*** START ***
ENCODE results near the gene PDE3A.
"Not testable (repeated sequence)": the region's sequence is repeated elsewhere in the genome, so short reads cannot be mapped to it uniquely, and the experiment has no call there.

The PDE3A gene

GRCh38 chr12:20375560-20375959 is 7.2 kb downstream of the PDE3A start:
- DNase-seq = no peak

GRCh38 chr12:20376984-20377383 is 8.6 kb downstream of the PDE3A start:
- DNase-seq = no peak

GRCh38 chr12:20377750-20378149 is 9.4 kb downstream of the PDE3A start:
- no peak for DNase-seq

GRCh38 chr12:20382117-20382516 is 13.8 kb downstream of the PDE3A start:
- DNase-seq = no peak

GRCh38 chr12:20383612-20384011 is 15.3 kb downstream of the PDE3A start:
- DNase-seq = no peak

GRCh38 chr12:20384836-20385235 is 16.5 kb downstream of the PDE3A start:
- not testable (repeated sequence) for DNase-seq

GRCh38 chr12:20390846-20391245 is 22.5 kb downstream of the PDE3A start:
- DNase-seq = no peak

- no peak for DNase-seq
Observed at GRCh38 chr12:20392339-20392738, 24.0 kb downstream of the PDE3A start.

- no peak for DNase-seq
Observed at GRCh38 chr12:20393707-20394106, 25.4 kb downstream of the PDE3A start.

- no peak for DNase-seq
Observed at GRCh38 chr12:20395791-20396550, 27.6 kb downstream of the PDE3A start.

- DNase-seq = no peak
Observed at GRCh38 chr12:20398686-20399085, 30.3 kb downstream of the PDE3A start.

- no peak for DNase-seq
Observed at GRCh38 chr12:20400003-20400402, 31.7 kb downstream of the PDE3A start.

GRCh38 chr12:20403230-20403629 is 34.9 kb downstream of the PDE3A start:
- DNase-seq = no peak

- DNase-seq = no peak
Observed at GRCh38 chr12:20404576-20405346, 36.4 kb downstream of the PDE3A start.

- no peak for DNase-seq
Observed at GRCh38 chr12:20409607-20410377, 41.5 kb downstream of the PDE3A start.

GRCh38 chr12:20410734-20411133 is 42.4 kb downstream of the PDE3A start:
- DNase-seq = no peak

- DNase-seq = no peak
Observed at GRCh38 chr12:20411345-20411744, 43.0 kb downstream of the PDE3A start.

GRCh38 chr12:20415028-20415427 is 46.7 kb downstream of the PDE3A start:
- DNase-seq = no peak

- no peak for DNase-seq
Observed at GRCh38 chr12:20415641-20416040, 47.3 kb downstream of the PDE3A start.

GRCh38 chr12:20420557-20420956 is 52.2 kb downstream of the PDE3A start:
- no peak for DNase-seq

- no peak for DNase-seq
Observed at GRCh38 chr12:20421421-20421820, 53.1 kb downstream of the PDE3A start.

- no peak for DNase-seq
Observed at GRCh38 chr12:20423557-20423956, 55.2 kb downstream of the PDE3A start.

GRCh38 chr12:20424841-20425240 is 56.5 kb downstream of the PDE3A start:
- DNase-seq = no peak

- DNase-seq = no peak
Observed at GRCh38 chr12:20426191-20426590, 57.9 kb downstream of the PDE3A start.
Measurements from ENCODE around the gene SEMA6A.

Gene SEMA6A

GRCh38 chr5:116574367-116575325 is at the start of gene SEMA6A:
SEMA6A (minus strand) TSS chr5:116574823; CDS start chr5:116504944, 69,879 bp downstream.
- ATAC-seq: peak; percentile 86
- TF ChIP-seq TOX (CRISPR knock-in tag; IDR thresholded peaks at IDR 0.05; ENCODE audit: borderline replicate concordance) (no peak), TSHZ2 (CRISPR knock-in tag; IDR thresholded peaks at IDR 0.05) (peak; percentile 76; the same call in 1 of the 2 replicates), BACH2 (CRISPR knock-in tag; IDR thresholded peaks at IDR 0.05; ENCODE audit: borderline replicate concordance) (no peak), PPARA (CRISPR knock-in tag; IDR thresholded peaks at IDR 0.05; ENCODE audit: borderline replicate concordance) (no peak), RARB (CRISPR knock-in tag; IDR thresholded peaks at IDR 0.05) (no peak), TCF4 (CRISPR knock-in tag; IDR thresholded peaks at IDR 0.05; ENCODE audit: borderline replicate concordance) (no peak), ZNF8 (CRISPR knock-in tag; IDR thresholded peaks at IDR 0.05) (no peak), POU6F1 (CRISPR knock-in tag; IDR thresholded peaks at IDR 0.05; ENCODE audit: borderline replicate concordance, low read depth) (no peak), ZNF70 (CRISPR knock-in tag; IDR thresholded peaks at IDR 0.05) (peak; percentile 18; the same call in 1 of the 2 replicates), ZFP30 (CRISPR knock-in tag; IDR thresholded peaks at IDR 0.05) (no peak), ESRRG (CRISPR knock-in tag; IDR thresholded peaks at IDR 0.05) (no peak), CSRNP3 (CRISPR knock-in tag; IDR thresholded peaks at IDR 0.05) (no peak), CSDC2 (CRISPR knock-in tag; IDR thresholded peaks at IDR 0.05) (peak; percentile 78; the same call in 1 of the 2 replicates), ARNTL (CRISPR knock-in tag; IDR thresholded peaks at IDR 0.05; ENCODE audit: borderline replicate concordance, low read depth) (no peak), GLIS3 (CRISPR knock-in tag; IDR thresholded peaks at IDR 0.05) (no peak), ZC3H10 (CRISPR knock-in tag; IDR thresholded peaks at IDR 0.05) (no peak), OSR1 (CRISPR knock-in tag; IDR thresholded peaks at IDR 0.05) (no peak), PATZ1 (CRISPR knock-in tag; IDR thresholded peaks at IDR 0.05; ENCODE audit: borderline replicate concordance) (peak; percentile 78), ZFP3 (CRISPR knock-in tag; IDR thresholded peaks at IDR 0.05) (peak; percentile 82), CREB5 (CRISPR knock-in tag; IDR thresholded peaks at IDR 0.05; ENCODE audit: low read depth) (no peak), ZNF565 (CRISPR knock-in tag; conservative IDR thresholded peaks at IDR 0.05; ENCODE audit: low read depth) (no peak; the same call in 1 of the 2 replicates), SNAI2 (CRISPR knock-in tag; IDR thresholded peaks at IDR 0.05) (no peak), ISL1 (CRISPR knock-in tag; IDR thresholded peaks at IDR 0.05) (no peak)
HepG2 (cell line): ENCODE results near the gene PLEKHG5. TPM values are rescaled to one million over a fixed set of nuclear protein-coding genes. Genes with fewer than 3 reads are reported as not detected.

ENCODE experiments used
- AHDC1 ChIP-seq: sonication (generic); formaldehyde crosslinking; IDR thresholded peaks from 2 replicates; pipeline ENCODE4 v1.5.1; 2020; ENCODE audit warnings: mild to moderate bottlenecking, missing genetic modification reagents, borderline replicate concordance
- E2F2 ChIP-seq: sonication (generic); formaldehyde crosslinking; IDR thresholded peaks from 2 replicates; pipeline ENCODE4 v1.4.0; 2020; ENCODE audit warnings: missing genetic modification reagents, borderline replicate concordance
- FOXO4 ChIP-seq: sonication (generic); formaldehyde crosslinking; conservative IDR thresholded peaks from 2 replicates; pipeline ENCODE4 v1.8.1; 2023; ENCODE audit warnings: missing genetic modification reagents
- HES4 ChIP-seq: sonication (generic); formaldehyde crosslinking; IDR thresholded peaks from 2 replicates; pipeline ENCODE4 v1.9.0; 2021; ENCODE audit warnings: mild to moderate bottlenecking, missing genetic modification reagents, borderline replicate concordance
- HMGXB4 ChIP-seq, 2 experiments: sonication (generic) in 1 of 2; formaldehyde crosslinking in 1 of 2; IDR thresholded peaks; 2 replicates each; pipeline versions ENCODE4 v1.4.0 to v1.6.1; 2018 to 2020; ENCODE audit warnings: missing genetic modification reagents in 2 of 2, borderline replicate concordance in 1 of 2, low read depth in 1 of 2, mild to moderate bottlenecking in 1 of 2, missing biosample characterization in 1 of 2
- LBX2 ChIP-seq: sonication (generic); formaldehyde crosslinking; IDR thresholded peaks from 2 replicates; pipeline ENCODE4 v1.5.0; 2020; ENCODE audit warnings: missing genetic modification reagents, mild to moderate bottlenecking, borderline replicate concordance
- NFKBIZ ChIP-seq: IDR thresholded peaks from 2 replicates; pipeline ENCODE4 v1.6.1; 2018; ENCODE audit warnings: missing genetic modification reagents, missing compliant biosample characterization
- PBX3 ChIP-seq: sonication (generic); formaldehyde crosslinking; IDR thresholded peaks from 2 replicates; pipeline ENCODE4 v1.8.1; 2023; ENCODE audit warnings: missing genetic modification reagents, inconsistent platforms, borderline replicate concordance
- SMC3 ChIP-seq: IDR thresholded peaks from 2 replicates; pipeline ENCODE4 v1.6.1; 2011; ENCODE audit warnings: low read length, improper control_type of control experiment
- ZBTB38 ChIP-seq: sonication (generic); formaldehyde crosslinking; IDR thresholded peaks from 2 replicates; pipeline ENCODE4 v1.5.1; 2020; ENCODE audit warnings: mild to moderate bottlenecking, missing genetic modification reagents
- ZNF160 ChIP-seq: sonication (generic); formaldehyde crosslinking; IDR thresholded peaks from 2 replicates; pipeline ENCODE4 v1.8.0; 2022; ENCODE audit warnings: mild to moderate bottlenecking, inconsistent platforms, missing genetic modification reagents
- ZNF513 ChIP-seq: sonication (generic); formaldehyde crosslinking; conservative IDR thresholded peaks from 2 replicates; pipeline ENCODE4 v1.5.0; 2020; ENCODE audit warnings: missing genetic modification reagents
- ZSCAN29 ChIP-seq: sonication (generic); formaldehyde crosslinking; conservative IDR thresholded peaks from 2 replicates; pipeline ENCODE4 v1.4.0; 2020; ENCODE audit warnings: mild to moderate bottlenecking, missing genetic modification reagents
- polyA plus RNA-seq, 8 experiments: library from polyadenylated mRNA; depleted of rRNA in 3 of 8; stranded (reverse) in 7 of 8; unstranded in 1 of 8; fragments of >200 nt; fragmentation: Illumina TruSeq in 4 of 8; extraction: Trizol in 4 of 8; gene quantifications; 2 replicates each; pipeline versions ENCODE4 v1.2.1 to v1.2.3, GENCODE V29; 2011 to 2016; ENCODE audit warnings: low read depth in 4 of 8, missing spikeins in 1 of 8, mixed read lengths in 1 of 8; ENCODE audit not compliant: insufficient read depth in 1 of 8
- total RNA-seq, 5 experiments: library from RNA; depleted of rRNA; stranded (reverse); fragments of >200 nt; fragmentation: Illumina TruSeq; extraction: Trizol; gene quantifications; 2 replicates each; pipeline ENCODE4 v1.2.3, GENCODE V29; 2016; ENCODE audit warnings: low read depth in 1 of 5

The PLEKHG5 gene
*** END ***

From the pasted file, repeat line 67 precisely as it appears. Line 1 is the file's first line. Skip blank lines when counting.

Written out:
- PBX3 ChIP-seq: sonication (generic); formaldehyde crosslinking; IDR thresholded peaks from 2 replicates; pipeline ENCODE4 v1.8.1; 2023; ENCODE audit warnings: missing genetic modification reagents, inconsistent platforms, borderline replicate concordance